Re examined ;He thought if the defendant was more civil there would he less bother , John Nicholson said he was an assistant porter, and his attention was drawn from the platform by the noise outside. He saw the defendant strike the plaintiff a blow which "slipped." from the cheek on to the shoulder, and he took the stick from the lnspector He had seen carts loaded where the plaintiff's cart was standing.
Cross examined: He did not know the rules of the stands. He took the stick out of the inspector's hand because he was afraid of further injury to the plaintiff , Thomas GrisedaIe, said that while the cart was where it was a carrage might have delivered passenger`s but it could not have goy to the door. He also stated what he saw of th affair.Cross.Examined: He did not think the inspector had a pleasant job -
This was the case fo the plaintiff. -Mr. Chapman preferred to leave his remarks till the close of his evidence and he called first the defendant, John Ewart who deposed that he was an inspector in the service of the Cockermouth, Keswick and Penrith Railway Company and lived at Brigham , His duty during the summer was to arrange the buses and conveyances as they came to the stand immediately outside the station , In other words, he had to control the traffic; The place where, the carriage`s drew up was the company's property. He bad done this work for ten months, and this was the first serious unpleasantness that had happened. He had been in the Cumberland police force for 28 years. He left with a good character and pension. It was, an exceedingly difficult matter to control the traffic at the station There was a place set for carts, about twelve yards further forward than where Stuart Was. The would leave room for other carriage`s. witness went up and!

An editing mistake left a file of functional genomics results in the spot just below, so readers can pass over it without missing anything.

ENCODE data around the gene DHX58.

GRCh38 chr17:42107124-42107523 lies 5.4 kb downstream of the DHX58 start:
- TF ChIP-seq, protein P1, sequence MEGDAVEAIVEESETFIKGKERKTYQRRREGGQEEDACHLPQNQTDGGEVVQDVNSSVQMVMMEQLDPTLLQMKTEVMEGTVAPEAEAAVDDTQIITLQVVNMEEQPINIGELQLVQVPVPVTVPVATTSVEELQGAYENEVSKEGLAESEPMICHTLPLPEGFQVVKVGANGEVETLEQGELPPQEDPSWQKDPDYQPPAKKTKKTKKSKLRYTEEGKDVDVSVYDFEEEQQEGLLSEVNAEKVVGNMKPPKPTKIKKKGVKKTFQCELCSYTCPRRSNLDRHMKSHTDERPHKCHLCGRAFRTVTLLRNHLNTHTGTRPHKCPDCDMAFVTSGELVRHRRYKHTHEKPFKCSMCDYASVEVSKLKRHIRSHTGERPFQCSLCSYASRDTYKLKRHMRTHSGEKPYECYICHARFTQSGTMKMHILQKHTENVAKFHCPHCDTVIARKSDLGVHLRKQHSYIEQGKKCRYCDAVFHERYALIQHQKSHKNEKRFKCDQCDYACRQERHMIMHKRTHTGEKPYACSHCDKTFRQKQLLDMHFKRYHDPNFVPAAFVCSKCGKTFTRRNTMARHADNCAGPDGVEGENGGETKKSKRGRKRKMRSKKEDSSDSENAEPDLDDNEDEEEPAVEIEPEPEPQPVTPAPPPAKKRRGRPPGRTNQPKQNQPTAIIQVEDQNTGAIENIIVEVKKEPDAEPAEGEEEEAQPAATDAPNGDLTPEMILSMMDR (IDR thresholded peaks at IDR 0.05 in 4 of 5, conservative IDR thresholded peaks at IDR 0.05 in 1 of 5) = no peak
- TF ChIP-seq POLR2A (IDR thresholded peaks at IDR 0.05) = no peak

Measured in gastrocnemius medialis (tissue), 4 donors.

asked him If he would he good enough to move on. plaintiff's brother had a cart standin In the proper place, but plaintiff refused to move witness waited a minute and asked him agair saying, . " Don't be stupid-draw your horse and cart beside that other one. " plaintiff asked, "what for?" and witness replied, "You are blocking the way, no cart or carriage Is allowed to stand there. Plaintiff refused to go and sat still in his cart saying." Move it yourself, you have as little to do as I have " Witness again asked him to move before taking hold of the reins. witness got hold of the horse`s head, and as he could not move without doing so, he pulled the reins from the plaintiff. He moved the horse about six yards forward, and the reins fell to the ground. witness was in a half stooping position, taking the reins from among the horse`s feet, when plaintiff rushed up to him and grabbed him by the neck. Witness pushed him off and when Stuart came at him again , struck hi!
m in the manner described. witness said he was knocked off his guard and had not time for reflection. He heard hostile shouts on all sides "Go for him ! " He particularly recognised the man Powley as shouting. Witness did not know that he had a single sympathiser in the whole crowd. The plaintiff continued to rush at witness and struck him three or four times on the side,of the head, an knocked his hat off. witness was not marked Witness struck the plaintiff a second time. There would be a block of the traffic but for witness. He admitted having struck severely and he sincerely regretted having done so.
- Cross Examined :
He had not a written appointment. He received his orders verbally from the manager. He could not say his orders would be one thing one week and another another. The manager was not so changable. The manager directed his attention to an act of Parliament about two months ago. It was the Act under which the plaintiff had been summonsed There was no carriage coming at the time the plaintiff was at the station, but the thorougfare was completely blocked. He could not say if the plaintiff would have got out of the way If carriages had come. He said the plaIntiff was under the influence of drink. Mr Paisley asked how was that question dare not be put even to the doctor. witness in reply to further question said he did not step back to strike. He regretted that the blow was what it was ; but at the same time he was driven to it He did n ask for asaistauce, All was done in a moment ; - He lost his temper. After the plaintiff got his face dressed he came !